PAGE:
Judge orders file in Jussie Smollett criminal case be unsealed

Judge orders file in Jussie Smollett criminal case be unsealed

Judge orders file in Jussie Smollett criminal case be unsealed

Smollett's attorney had argued that the public didn't need to see the evidence in order to be kept informed about the "process" of the case.

After court, Tribune attorney Natalie Spears, who represented the news media in the case, said the judge's decision should be applauded.

Chicago officials and the city's Police Department fumed after a lone prosecutor made a decision to drop the case.

The Chicago Sun-Times - one of the papers requesting access to the Smollett file - reported that the Cook County judge, Steven Watkins, ordered the documents unsealed because Smollett and his attorneys had "not shown good cause to rebut the public presumption of access". "By doing so, the court can not credit his privacy interest as good cause to keep the case records sealed", the decision said.

Smollett was arrested for allegedly filing a false police report and faced 16 counts of disorderly conduct stemming from the incident. The city's state attorney Kim Foxx got them sealed after her highly questionable "alternative prosecution" deal let Smollett entirely off the hook and loudly proclaiming his exoneration.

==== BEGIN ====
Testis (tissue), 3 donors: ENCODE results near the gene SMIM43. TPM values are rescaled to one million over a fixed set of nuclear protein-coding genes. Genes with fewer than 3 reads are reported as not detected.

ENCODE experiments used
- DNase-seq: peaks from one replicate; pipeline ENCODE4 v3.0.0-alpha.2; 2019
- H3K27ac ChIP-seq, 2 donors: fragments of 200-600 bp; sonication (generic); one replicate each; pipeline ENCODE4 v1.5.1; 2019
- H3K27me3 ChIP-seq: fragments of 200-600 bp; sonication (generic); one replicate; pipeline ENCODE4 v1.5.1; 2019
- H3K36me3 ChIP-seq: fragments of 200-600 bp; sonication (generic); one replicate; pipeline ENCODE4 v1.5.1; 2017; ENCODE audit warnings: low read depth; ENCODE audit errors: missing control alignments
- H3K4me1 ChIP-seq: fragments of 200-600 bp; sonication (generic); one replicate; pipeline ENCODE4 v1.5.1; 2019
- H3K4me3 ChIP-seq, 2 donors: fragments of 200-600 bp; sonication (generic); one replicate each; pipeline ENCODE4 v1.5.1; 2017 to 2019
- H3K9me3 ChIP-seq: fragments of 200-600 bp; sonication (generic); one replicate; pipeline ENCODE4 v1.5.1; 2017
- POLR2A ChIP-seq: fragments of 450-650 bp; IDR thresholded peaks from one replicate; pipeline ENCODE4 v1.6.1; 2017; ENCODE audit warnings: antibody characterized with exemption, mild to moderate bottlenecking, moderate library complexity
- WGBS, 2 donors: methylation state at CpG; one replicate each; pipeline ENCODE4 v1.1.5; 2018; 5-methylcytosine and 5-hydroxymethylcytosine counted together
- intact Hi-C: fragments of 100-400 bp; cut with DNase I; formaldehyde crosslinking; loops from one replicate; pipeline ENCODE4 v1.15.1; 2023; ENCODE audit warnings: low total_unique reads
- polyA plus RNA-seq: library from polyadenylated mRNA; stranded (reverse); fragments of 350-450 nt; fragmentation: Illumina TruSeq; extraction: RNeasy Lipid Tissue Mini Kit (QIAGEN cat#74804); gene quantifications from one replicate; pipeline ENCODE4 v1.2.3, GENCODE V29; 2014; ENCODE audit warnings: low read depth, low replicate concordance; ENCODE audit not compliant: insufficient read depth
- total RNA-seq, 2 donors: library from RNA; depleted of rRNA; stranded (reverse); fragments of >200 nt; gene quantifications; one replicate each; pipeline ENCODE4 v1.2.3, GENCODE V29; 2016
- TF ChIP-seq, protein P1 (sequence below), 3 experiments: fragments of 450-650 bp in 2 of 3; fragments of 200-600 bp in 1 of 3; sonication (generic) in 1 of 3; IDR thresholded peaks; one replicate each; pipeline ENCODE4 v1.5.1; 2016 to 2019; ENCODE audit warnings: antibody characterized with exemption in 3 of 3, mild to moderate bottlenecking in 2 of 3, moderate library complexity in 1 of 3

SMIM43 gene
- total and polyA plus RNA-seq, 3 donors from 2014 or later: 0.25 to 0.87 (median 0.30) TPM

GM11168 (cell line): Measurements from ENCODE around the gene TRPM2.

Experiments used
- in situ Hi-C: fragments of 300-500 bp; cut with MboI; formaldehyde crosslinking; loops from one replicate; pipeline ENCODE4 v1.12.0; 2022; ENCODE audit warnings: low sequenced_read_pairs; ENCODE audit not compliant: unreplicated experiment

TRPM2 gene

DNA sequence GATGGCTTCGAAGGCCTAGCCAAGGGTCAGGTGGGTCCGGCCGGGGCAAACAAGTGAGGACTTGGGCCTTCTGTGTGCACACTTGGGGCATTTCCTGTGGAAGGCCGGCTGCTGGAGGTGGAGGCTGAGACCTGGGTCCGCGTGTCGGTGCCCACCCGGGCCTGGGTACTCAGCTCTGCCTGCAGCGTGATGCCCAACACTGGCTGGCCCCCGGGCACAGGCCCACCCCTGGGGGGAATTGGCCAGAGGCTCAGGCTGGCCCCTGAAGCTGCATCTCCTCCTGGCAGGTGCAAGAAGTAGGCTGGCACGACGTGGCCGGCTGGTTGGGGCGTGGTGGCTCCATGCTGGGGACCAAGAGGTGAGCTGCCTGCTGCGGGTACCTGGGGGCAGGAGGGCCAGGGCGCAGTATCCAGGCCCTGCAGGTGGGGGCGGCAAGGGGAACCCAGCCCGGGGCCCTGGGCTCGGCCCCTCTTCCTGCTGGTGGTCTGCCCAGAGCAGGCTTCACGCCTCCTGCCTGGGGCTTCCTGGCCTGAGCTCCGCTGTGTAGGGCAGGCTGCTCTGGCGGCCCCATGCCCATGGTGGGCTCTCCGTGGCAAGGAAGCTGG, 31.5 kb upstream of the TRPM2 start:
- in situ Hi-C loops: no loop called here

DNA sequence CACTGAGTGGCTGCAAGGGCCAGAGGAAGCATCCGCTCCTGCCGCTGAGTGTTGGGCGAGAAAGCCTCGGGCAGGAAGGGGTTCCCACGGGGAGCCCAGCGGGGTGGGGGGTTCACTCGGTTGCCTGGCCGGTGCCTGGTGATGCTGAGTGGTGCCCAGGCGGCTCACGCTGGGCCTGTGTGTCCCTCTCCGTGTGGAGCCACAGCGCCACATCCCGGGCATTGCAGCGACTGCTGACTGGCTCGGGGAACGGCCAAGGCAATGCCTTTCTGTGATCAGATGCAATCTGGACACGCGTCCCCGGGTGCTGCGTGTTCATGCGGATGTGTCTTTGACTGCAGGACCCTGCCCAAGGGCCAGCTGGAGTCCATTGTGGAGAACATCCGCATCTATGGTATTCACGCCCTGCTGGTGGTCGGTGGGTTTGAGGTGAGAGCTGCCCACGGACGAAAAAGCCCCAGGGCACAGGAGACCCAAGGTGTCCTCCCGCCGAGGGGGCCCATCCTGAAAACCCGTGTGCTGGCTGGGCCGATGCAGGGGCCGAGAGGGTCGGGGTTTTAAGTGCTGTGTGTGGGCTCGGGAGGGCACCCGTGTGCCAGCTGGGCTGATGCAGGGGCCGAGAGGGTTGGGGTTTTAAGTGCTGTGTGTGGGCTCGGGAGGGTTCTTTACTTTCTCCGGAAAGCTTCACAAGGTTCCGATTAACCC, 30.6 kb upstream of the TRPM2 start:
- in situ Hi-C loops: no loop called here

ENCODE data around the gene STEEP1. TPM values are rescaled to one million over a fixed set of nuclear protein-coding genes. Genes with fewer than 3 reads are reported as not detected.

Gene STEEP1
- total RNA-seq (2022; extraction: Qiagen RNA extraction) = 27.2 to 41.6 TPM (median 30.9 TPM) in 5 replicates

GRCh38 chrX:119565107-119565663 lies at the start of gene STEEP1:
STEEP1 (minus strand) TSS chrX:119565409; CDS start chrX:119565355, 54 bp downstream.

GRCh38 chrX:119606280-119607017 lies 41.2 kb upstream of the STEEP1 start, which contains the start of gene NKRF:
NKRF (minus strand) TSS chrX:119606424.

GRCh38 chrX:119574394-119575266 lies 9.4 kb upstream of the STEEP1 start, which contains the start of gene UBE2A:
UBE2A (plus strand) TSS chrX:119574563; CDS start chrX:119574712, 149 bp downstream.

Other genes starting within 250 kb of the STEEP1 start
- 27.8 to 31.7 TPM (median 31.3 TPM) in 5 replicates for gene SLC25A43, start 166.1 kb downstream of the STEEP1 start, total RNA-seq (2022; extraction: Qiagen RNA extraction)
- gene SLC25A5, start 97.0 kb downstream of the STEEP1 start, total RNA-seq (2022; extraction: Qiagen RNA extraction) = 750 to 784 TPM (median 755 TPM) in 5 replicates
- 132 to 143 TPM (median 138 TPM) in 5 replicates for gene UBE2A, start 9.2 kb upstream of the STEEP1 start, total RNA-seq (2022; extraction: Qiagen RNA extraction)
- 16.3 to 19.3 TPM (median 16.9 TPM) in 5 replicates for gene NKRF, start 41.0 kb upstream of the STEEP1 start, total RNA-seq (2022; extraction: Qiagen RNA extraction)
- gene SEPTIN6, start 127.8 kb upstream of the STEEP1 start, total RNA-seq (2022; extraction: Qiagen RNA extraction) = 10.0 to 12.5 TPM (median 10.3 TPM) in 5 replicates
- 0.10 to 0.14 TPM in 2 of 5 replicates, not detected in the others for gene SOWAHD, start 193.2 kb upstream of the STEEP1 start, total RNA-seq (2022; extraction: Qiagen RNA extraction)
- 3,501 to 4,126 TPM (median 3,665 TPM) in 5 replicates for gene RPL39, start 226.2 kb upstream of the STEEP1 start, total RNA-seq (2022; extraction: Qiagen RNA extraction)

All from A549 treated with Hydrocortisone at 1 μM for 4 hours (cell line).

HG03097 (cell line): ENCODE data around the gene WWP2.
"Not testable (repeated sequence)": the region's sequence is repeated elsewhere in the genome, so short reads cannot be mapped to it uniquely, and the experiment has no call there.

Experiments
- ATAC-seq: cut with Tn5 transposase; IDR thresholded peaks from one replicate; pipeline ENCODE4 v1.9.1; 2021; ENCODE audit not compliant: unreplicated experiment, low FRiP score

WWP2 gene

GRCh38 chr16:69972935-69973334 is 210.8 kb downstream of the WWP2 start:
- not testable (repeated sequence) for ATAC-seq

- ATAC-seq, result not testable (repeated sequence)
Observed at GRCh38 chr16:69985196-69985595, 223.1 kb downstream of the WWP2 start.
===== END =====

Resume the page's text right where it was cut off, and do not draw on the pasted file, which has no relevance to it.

Attorneys for Smollett, however, argued that he is entitled - like thousands of other defendants - to have his arrest records sealed or even expunged. "After the March dismissal, he stood in front of numerous cameras... in the courthouse lobby speaking about the case".

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But he was charged after Chicago police determined that Smollett had agreed to pay $3,500 to two brothers he knew to stage the attack.

Watkins is expected to rule on the request to unseal the file at a hearing scheduled for Thursday morning.

Back at the end of January, Smollett claimed when he was getting Subway in downtown Chicago in the middle of the night he was attacked out of nowhere by two racist and homophobic white Trump supporters who punched him, put a noose around his neck and poured chemicals on him.

In addition to the inspector general's review of Foxx's handling of the case, a retired appeals court judge is seeking a special prosecutor to investigate the Smollett case.

The files were originally sealed under an IL law that allows the documents of dismissed cases to remain sealed.

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